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Filling the classroom

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On recent cold, snowy morning, Peter Alexander was preparing for a trip to South Bend to make his pitch to potential students as to why his law school – which is not built, not opened and not accredited – is better than the established law schools.

The dean of Indiana Tech Law School was headed to the University of Notre Dame where he planned to meet privately with pre-law students one-on-one. He would show them a PowerPoint presentation, answer questions and tell the prospects how Indiana Tech’s approach will be different from convention.

What those students heard may not be that much different from what established law schools are telling them.

indtech-exterior-15col.jpg Construction of the building which will house the new Indiana Tech Law School is two months ahead of schedule and under budget. The school is scheduled to open in August.(Photo submitted)

Alexander is touting his curriculum as providing more real-world experience along with the traditional theory. Law clinics, classroom lectures by practicing attorneys and judges to explain how centuries-old legal precedent applies to the 21st century, and assigning a mentor to every law student are part of Indiana Tech’s integrated curriculum.

Even while law schools are looking to add more practical training for its students, critics are unimpressed with Alexander’s ideas. Peter Campos, law professor at the University of Colorado Law School, blogged that Indiana Tech was a “legal diploma mill in a hyper-saturated market” and dismissed Alexander’s assertions the school will be distinguished by its emphasis on ethics and professionalism.

The Indiana Tech dean said his school is instituting the recommendations made in the 1992 “Legal Education and Professional Development: An Educational Continuum,” known as the MacCrate Report. Law schools created task forces after this report was published to determine how they could provide the education the report called for but, Alexander said, those schools have spent the past decades “naval gazing.”

As for Campos’ sharp comments, Alexander said the Colorado law professor feels threatened because at Indiana Tech “we don’t do the same cookie-cutter legal education like he’s doing.”

Construction on the new Indiana Tech Law School building on the Fort Wayne campus is currently two months ahead of schedule and under budget. In early December, the school announced it had received a collection of law books for its library from an anonymous donor.

To date, it has hired 10 faculty including the most recent addition of Judith Klaswick Fitzgerald, judge of the U.S. Bankruptcy Court for the Western District of Pennsylvania. Alexander said the school is looking to add one more faculty member.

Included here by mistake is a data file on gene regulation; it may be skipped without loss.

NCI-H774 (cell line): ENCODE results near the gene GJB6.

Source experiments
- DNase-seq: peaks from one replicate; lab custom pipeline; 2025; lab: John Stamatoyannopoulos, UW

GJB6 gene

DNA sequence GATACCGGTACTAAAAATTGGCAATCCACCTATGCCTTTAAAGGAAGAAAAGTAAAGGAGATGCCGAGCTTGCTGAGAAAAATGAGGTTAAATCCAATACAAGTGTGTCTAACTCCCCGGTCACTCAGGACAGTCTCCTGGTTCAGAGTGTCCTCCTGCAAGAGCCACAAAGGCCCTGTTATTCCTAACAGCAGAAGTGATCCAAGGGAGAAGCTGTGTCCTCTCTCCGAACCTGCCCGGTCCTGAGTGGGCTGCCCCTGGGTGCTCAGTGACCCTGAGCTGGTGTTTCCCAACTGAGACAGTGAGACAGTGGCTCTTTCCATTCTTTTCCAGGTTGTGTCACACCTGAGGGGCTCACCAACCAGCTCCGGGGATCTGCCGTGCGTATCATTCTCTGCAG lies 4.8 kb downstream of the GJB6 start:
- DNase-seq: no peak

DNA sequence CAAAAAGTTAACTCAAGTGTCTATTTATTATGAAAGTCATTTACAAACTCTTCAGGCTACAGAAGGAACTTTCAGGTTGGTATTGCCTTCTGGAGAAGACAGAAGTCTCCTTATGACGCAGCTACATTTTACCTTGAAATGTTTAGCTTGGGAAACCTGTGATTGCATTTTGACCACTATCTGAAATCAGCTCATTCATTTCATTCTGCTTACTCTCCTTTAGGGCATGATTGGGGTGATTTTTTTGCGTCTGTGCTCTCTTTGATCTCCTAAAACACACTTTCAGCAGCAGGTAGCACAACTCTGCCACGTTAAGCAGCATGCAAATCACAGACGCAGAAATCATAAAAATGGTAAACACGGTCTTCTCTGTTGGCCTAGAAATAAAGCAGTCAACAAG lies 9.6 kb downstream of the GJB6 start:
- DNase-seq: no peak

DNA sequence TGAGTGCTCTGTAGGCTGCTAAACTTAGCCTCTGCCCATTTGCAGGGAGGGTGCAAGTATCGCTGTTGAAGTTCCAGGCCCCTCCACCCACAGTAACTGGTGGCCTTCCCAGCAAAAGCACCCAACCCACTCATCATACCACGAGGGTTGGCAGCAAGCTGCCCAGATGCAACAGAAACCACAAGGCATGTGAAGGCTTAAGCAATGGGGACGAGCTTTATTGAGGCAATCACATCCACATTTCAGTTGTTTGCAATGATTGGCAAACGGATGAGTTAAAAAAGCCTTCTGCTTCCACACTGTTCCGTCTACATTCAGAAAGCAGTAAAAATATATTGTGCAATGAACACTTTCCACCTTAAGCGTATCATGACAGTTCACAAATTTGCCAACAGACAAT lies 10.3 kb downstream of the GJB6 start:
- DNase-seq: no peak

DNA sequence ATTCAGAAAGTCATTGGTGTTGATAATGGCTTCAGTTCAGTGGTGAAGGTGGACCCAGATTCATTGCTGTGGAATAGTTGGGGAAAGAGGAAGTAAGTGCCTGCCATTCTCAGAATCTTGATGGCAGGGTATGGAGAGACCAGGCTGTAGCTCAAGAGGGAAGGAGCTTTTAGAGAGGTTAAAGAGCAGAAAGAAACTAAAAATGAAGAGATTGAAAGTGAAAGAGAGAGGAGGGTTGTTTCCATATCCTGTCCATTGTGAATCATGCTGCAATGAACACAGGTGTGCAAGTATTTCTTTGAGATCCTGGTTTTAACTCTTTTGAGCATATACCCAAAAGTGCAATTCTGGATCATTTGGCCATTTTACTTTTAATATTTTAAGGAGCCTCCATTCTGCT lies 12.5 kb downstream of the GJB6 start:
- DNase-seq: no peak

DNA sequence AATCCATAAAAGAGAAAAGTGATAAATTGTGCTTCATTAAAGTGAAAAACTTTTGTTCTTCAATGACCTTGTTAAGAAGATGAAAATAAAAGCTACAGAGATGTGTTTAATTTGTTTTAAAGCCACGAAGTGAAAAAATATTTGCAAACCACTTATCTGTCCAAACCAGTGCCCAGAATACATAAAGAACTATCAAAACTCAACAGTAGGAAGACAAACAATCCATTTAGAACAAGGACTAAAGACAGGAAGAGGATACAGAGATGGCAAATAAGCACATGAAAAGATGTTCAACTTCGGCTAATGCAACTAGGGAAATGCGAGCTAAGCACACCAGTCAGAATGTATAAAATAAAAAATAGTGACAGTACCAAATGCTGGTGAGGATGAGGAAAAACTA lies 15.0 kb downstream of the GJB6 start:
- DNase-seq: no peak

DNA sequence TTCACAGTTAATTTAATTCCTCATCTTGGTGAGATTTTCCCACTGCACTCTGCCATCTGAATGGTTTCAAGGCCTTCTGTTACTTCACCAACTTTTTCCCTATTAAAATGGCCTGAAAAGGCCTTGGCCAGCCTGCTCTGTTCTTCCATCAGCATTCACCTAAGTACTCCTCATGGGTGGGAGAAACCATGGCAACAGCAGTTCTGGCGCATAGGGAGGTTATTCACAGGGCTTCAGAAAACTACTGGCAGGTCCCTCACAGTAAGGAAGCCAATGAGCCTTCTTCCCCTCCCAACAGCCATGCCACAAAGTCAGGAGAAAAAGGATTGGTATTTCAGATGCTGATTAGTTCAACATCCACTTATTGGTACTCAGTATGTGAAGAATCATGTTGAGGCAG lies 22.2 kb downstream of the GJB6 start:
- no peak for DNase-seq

Indiana Tech is still planning to open in August 2013 and an early indication of the school’s success will be its ability to attract students. The school has set the goal of 100 for the inaugural class and, although only 10 students have been admitted, Alexander remains optimistic the first class will reach the ambitious benchmark.

Students will not only have to buy Alexander’s pitch but also be willing to pay $29,500 for tuition with another $830 in fees.

Preparing for his trip to Notre Dame, Alexander was not worried.

“I really do believe our students will get a better value for their dollar,” he said.•
 

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  1. KUDOS to the Indiana Supreme Court for realizing that some bureacracies need to go to the stake. Recall what RWR said: "No government ever voluntarily reduces itself in size. Government programs, once launched, never disappear. Actually, a government bureau is the nearest thing to eternal life we'll ever see on this earth!" NOW ... what next to this rare and inspiring chopping block? Well, the Commission on Gender and Race (but not religion!?!) is way overdue. And some other Board's could be cut with a positive for State and the reputation of the Indiana judiciary.

  2. During a visit where an informant with police wears audio and video, does the video necessary have to show hand to hand transaction of money and narcotics?

  3. I will agree with that as soon as law schools stop lying to prospective students about salaries and employment opportunities in the legal profession. There is no defense to the fraudulent numbers first year salaries they post to mislead people into going to law school.

  4. The sad thing is that no fish were thrown overboard The "greenhorn" who had never fished before those 5 days was interrogated for over 4 hours by 5 officers until his statement was illicited, "I don't want to go to prison....." The truth is that these fish were measured frozen off shore and thawed on shore. The FWC (state) officer did not know fish shrink, so the only reason that these fish could be bigger was a swap. There is no difference between a 19 1/2 fish or 19 3/4 fish, short fish is short fish, the ticket was written. In addition the FWC officer testified at trial, he does not measure fish in accordance with federal law. There was a document prepared by the FWC expert that said yes, fish shrink and if these had been measured correctly they averaged over 20 inches (offshore frozen). This was a smoke and mirror prosecution.

  5. I love this, Dave! Many congrats to you! We've come a long way from studying for the bar together! :)

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